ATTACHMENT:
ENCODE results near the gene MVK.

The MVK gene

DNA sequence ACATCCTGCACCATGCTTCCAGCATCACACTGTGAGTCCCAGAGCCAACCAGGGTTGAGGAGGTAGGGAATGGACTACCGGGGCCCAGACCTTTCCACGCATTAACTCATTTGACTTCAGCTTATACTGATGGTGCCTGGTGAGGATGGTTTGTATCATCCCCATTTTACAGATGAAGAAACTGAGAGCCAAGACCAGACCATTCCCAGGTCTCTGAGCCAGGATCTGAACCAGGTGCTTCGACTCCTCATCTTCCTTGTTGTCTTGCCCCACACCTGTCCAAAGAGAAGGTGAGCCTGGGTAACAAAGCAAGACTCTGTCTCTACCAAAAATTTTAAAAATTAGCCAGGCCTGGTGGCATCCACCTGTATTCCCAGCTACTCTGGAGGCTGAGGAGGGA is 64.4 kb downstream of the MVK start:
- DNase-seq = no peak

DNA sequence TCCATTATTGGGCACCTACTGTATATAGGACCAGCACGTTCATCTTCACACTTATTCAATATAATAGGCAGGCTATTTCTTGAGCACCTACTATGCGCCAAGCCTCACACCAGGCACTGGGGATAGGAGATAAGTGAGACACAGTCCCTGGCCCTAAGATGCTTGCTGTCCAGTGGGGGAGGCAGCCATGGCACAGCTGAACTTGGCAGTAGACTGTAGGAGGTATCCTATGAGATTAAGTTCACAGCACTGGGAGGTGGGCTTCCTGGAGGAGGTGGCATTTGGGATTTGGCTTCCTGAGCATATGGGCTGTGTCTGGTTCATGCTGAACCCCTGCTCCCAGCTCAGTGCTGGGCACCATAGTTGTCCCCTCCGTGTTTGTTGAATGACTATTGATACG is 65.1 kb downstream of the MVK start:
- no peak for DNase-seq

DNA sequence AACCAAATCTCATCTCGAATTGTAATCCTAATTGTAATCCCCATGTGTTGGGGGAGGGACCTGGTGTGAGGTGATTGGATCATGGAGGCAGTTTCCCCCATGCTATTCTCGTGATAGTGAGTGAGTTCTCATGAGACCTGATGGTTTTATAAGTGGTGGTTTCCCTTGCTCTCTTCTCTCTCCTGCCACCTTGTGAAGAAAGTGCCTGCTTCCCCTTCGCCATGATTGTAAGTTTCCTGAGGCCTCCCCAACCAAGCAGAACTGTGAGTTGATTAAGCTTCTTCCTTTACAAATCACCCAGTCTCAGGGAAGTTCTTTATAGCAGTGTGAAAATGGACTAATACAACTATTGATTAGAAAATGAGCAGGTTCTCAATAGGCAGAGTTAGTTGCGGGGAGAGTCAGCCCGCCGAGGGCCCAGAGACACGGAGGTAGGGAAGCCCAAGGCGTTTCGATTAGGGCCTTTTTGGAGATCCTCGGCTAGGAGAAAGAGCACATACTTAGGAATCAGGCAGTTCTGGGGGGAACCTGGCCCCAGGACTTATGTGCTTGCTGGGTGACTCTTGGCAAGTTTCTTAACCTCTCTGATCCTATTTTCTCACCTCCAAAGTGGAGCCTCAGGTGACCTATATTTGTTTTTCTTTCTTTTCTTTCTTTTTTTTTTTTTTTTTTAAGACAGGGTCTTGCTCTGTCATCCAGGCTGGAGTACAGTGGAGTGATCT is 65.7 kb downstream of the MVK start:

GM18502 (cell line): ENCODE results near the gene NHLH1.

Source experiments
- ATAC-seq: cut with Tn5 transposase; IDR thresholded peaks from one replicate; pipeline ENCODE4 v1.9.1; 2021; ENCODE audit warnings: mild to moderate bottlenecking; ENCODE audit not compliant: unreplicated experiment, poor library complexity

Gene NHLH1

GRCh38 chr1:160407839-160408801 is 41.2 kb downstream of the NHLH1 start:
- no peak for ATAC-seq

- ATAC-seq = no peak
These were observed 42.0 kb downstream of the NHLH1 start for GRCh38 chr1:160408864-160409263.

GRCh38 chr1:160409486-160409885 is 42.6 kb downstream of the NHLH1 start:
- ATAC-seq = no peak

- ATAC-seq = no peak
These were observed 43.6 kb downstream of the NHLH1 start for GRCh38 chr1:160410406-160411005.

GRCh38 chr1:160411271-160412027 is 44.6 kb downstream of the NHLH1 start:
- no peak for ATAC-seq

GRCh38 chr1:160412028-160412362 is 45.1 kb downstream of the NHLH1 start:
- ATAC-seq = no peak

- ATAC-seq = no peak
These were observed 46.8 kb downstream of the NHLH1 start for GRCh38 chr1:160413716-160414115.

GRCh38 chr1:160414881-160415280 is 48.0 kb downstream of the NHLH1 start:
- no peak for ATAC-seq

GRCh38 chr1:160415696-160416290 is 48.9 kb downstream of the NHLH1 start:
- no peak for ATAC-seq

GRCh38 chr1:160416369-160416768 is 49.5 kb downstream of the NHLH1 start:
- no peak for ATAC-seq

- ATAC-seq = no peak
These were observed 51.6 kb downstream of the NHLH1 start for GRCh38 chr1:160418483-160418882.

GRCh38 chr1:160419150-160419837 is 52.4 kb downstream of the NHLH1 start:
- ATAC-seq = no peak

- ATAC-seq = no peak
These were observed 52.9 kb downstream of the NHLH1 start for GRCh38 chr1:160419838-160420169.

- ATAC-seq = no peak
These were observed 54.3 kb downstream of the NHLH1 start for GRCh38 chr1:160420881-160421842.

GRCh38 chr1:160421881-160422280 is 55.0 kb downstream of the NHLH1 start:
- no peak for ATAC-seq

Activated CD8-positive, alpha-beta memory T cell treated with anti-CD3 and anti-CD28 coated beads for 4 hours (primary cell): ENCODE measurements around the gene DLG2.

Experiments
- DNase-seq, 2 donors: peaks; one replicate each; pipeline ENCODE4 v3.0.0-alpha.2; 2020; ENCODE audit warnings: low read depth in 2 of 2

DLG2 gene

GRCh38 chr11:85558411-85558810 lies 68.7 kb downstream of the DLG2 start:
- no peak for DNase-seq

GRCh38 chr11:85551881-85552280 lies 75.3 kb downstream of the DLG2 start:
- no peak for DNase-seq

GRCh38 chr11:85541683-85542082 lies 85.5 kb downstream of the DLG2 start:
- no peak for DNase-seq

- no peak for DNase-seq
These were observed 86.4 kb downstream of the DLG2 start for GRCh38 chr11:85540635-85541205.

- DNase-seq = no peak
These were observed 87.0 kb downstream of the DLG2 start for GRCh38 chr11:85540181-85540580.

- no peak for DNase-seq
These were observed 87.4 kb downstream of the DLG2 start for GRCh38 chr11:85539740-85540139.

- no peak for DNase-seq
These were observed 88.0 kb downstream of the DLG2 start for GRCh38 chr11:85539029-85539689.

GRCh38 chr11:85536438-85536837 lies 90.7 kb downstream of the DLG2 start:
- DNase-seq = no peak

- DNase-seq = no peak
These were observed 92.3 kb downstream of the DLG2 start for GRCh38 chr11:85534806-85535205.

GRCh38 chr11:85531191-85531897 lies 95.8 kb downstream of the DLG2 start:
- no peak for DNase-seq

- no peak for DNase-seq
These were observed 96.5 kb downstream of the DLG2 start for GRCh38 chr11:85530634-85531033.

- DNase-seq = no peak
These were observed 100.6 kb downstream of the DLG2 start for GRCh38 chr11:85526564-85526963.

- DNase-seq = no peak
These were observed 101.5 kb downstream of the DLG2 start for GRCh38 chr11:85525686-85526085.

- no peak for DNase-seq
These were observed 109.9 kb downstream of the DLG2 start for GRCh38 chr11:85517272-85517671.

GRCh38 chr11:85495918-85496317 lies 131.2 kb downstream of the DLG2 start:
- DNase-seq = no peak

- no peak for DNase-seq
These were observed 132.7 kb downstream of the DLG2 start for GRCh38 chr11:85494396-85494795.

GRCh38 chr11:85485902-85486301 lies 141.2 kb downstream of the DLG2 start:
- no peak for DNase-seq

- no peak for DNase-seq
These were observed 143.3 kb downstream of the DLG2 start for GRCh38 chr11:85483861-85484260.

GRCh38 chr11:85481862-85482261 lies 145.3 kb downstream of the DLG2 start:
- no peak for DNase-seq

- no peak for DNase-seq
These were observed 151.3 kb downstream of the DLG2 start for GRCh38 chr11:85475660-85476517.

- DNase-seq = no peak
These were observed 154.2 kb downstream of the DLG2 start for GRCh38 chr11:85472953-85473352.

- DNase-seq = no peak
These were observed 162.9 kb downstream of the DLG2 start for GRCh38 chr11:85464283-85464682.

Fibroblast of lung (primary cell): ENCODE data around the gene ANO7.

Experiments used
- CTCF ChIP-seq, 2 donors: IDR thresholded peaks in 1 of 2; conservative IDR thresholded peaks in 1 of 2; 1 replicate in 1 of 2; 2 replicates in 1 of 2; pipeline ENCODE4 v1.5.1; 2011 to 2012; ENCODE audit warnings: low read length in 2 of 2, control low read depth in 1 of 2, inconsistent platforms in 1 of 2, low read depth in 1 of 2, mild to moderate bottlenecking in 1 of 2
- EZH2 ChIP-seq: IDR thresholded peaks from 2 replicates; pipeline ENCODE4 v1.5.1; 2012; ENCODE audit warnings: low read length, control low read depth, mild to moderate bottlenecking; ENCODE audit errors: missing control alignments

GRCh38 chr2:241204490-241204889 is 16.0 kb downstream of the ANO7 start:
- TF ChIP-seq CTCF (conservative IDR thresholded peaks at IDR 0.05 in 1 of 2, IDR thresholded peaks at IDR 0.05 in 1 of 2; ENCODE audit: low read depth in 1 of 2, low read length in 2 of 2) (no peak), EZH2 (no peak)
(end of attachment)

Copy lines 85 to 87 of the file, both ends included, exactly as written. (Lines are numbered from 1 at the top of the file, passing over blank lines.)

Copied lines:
These were observed 151.3 kb downstream of the DLG2 start for GRCh38 chr11:85475660-85476517.

- DNase-seq = no peak
These were observed 154.2 kb downstream of the DLG2 start for GRCh38 chr11:85472953-85473352.